Cheese purists might blanch at the thought of cotton candy-flavored cheese, but children love it, says the Center for Dairy Research at the University of Wisconsin-Madison. Research scientists at the Center have also cooked up green apple, banana, berry, bubblegum and chocolate flavors. If you don’t see your favorite flavor on the menu, just ask. The Center is more than happy to make it for you.

At last week’s International Cheese Technology Expo in Milwaukee, the Center served samples of the flavored processed cheeses in the hope that a dairy processor will license the technology. A fact sheet notes that “the potential for U.S. growth in this area is huge as these products have proven to be extremely popular in other parts of the world.”

Despite the candy-like flavors, the cheese is nutritious, delivering 16% to 18% protein as well as several key minerals such as calcium and phosphorus.

The fact sheet describes how the cheese is made. “Essentially, cheese curd is placed into a processed cheese cooker and heated to a high temperature typically used in processed cheese. These high temperatures kill starter cultures and destroy enzymes which help to extend the flavor and texture as well as shelf life of the retail product up to six months. During the manufacturing process, natural flavors, colors, and sweeteners are added to enhance the visual and flavor attributes of the cheese.”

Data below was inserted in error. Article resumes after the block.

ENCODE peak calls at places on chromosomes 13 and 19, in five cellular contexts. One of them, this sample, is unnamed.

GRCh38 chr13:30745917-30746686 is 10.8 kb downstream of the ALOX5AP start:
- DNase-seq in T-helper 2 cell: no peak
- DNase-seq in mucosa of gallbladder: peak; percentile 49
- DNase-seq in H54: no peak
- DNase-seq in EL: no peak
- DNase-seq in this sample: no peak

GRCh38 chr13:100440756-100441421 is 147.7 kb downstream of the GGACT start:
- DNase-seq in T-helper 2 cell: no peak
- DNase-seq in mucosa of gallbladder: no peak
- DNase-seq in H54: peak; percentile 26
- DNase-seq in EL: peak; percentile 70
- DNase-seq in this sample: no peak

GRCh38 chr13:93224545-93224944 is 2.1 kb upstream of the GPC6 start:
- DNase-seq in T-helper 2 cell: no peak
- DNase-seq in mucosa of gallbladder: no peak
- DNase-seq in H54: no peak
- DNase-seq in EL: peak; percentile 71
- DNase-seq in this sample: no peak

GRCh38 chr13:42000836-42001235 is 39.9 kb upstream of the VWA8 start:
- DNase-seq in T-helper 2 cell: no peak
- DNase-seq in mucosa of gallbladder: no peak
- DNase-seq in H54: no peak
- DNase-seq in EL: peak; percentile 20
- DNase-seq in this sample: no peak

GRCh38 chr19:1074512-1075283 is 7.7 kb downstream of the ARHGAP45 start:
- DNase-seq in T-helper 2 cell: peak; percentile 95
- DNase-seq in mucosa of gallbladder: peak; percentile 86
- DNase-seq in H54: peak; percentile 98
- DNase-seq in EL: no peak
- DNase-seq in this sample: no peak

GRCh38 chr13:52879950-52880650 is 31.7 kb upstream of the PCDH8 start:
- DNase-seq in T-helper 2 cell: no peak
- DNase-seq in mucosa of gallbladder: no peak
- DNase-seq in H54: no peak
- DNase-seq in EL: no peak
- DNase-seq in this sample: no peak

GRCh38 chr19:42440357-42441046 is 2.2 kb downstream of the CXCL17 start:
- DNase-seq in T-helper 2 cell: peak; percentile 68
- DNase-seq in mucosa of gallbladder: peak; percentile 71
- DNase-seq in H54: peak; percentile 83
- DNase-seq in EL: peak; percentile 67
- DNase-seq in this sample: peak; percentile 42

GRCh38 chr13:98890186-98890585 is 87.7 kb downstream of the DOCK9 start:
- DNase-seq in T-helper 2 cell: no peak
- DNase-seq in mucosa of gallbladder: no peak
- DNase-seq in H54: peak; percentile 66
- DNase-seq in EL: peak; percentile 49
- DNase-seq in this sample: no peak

The flavored-cheese project is just one of many that the Center hopes to commercialize. CDR received a $1 million i6 challenge grant for the federal government which it is using to speed the transfer of technology from academia to the private sector. The so-called Turbo program (Tech Transfer, University Research and Business Opportunity) program is a business accelerator initiative that will support the commercialization of novel dairy technologies and products.

Other projects the Center wants to license to food and beverage processors include:

  • A patented process that improves the emulsifying ability, heat stability and acid stability of dairy proteins. This technique offers manufacturers the opportunity to use proteins in applications where it was previously impossible due to heat and acid conditions.
  • Development of a superior whey protein concentrate (a.k.a. native whey). For processors interested in manufacturing MD-WPC, a polymeric spiral wound microfiltration system will be necessary. CDR can offer manufacturing trials in its processing pilot plant on the UW-Madison campus.
  • Development of a less costly, domestically produced, caseinate alternative (water soluble casein). Researchers at CDR have developed a method to produce a modified MPC that can act as a caseinate alternative. The MPC is modified to contain more soluble caseins and have a lower mineral content. Essentially, the technology uses a gentle acidification process to acidify the milk, which is then washed (diafiltered) before microfiltration is used to reduce unwanted minerals/lactose.

For more information about these projects and others, contact Vic Grassman, technology commercialization manager, at 608-512-6661.